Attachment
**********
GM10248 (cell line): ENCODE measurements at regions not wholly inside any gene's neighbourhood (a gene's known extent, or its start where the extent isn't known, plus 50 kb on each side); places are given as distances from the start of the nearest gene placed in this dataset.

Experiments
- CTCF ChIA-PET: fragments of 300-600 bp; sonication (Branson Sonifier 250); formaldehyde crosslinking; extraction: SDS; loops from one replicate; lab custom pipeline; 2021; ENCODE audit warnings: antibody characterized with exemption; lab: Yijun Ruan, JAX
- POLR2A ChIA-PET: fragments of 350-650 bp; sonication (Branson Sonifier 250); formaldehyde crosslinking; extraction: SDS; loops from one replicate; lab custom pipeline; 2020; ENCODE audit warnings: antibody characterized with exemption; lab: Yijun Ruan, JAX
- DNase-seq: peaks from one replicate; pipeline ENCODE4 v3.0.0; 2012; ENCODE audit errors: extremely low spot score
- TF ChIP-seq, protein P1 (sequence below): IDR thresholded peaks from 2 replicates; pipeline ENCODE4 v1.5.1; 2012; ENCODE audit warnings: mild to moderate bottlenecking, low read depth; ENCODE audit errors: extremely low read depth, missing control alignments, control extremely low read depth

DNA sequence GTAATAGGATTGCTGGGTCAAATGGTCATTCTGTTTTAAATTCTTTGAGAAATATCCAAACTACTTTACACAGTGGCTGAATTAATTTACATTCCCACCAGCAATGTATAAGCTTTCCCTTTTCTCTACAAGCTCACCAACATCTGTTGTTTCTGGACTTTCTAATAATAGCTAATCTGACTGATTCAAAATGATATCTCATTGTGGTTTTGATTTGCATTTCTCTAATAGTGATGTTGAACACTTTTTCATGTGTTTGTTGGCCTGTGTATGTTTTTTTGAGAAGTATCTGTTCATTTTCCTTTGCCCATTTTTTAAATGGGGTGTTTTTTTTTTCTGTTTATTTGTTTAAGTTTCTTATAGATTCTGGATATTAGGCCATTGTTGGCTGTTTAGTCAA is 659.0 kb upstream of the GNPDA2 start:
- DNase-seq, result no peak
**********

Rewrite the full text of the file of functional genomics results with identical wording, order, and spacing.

GM10248 (cell line): ENCODE measurements at regions not wholly inside any gene's neighbourhood (a gene's known extent, or its start where the extent isn't known, plus 50 kb on each side); places are given as distances from the start of the nearest gene placed in this dataset.

Experiments
- CTCF ChIA-PET: fragments of 300-600 bp; sonication (Branson Sonifier 250); formaldehyde crosslinking; extraction: SDS; loops from one replicate; lab custom pipeline; 2021; ENCODE audit warnings: antibody characterized with exemption; lab: Yijun Ruan, JAX
- POLR2A ChIA-PET: fragments of 350-650 bp; sonication (Branson Sonifier 250); formaldehyde crosslinking; extraction: SDS; loops from one replicate; lab custom pipeline; 2020; ENCODE audit warnings: antibody characterized with exemption; lab: Yijun Ruan, JAX
- DNase-seq: peaks from one replicate; pipeline ENCODE4 v3.0.0; 2012; ENCODE audit errors: extremely low spot score
- TF ChIP-seq, protein P1 (sequence below): IDR thresholded peaks from 2 replicates; pipeline ENCODE4 v1.5.1; 2012; ENCODE audit warnings: mild to moderate bottlenecking, low read depth; ENCODE audit errors: extremely low read depth, missing control alignments, control extremely low read depth

DNA sequence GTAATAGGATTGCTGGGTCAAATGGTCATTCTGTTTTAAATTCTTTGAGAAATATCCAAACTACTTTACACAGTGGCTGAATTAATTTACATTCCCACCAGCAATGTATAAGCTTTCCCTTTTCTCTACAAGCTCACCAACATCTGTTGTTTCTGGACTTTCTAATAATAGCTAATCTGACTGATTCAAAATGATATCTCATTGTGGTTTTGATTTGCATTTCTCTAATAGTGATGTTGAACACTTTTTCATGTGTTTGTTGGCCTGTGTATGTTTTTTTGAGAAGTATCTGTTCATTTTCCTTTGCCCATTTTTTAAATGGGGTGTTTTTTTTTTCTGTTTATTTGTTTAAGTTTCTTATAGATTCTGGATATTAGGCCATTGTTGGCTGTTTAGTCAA is 659.0 kb upstream of the GNPDA2 start:
- DNase-seq, result no peak